Coastal shipping suffered estimated losses of 120 million euros last year, with its turnover shrinking by €300 million due to the pandemic, bringing an end to a period of five consecutive years of progress. However, there is a set of possible measures that could take the sector back to growth, according to a report published by the Foundation for Economic and Industrial Research (IOBE) on Tuesday.
Passenger traffic on domestic routes sank 55% year-on-year in 2020, while vehicle traffic dropped 36%. The Adriatic market dealt the biggest blow to the local sector, with passenger figures shrinking 69% while vehicle traffic declined by just 8%.
The total contribution of passenger shipping to the economy is considerable, as in 2019 terms it amounted to 7.4% of the country’s gross domestic product, or €13.6 billion. In employment terms its contribution amounts to 8.5% of the economy (332,000 jobs), while accounting for some €3 billion euros in annual state revenues.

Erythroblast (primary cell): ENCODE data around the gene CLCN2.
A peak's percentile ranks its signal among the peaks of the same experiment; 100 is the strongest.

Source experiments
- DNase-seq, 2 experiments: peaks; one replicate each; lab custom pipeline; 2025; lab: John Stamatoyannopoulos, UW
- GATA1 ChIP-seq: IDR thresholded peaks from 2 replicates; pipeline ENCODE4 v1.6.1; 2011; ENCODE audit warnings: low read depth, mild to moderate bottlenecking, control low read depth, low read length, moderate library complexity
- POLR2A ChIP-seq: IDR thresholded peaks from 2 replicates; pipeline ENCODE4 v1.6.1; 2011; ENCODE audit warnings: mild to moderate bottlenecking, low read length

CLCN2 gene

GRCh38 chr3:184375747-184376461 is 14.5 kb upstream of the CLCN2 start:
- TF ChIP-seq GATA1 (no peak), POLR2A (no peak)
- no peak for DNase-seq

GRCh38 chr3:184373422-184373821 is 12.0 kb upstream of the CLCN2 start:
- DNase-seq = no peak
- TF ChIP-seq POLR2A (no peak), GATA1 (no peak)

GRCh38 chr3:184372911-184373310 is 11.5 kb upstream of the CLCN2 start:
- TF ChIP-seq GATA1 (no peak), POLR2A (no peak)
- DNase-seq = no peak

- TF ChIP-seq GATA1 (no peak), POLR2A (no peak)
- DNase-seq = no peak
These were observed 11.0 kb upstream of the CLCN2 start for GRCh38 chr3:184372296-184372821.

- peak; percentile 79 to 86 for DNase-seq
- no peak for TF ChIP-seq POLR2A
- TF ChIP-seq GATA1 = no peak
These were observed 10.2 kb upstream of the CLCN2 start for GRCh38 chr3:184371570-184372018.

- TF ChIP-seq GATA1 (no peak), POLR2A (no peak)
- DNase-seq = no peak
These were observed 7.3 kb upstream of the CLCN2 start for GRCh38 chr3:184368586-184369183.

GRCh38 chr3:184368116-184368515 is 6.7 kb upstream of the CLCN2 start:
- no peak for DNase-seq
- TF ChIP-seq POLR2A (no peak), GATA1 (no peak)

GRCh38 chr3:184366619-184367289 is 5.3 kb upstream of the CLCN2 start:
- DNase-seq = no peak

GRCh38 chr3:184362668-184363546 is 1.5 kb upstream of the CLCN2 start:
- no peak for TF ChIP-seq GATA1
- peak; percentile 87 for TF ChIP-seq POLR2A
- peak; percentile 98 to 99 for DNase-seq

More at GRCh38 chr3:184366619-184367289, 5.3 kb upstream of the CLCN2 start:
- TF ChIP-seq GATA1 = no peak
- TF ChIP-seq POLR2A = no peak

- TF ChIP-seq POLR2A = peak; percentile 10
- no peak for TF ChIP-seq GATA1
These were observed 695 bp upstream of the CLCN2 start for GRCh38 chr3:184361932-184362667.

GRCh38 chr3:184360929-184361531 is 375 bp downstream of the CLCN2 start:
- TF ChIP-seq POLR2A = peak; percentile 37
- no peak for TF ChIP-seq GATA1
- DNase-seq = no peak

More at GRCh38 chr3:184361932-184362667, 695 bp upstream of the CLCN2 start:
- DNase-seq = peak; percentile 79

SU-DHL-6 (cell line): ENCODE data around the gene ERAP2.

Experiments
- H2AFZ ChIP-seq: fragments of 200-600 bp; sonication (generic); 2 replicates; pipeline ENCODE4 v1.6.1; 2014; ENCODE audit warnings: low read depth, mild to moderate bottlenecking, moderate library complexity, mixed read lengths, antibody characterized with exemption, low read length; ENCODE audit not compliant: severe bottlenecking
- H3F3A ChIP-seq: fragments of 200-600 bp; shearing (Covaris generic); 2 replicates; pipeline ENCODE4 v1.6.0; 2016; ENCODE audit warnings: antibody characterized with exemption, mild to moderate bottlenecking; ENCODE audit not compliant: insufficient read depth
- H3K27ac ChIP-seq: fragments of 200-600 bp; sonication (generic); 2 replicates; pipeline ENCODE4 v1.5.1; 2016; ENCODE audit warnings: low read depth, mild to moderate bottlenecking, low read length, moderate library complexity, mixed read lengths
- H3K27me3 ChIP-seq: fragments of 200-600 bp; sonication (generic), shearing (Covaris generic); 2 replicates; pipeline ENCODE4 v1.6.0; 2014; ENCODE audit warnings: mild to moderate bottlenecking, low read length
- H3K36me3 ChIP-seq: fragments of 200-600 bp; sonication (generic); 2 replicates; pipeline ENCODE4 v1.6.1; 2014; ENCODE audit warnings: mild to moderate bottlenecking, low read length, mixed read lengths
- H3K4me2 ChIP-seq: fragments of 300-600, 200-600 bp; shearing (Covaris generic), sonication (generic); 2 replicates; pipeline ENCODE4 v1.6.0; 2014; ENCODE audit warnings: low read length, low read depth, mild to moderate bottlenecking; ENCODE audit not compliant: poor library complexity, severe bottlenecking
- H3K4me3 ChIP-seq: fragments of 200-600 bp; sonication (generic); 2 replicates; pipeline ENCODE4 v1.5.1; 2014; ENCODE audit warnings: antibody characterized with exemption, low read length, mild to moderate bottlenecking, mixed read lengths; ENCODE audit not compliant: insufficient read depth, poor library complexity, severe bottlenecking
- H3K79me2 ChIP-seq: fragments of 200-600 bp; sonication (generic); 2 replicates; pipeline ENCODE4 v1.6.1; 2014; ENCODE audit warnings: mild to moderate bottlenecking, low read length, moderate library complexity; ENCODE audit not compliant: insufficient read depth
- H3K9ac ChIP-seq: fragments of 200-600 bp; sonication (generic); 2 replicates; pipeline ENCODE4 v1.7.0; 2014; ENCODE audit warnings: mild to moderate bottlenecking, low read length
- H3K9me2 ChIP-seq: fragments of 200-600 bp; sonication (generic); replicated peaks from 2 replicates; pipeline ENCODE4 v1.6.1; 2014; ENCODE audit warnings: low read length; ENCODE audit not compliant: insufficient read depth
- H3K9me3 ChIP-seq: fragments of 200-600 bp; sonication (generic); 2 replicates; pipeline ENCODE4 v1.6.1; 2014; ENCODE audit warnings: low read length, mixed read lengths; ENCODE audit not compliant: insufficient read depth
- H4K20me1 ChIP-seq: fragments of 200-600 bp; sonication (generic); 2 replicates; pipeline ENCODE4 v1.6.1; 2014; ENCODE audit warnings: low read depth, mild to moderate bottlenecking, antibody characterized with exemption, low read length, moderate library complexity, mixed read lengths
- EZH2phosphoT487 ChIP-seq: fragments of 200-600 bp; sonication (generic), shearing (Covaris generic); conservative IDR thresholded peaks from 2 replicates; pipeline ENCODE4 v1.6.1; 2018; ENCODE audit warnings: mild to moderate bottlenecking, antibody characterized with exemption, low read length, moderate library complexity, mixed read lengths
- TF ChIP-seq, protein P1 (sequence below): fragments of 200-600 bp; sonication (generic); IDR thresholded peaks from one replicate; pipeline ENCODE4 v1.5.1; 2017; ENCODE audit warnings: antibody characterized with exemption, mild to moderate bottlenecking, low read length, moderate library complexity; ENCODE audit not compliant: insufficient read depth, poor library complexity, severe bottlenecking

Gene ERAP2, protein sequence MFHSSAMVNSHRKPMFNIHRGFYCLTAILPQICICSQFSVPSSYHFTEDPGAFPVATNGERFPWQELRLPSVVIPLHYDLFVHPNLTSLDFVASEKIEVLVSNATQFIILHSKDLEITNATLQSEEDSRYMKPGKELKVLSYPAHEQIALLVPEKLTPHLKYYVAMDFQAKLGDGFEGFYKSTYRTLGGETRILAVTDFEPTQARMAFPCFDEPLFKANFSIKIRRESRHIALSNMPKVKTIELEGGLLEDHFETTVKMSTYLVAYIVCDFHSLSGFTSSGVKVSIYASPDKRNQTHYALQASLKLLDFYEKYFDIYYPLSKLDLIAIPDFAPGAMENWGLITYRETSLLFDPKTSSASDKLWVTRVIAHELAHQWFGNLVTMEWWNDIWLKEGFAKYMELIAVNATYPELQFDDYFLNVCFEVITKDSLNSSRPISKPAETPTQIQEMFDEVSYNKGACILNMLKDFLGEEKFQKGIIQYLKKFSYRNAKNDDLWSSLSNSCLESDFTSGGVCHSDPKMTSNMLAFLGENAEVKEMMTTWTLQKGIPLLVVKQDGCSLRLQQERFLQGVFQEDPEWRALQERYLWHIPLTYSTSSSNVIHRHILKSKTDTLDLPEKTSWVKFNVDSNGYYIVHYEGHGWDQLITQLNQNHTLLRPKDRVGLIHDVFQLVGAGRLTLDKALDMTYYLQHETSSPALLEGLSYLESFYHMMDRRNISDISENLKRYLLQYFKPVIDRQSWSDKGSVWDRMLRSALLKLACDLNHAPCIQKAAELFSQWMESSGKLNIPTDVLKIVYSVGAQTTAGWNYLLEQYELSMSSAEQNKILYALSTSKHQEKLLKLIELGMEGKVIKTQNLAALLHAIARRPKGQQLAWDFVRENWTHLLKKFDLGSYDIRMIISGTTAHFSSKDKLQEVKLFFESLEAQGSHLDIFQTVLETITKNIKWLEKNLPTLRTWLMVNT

For the ferry sector to return to a course of growth, IOBE recommends a series of measures: These include a permanent reduction in the value-added tax on tickets from 24% to 13%, subsidies for the construction of new-technology ferries and investment in alternative fuel, state compensation based on actual revenues, the utilization of new technologies and the improvement of port infrastructure.
The uncertainty about the course of the pandemic in the near future and the degree to which this will affect tourism flows in the medium term constitute the main risks for Greek coastal shipping, IOBE noted.
Moreover, the transition to a low-carbon economy and the adoption of measures stemming from the national policy for energy and the climate for the decade up to 2030 are affecting the sector’s operation, operating costs and competitiveness.
Therefore, in the medium term, compliance with the environmental regulations in place generates the need to accelerate the renewal of the fleet, as two in every five ferries have been used for over 30 years.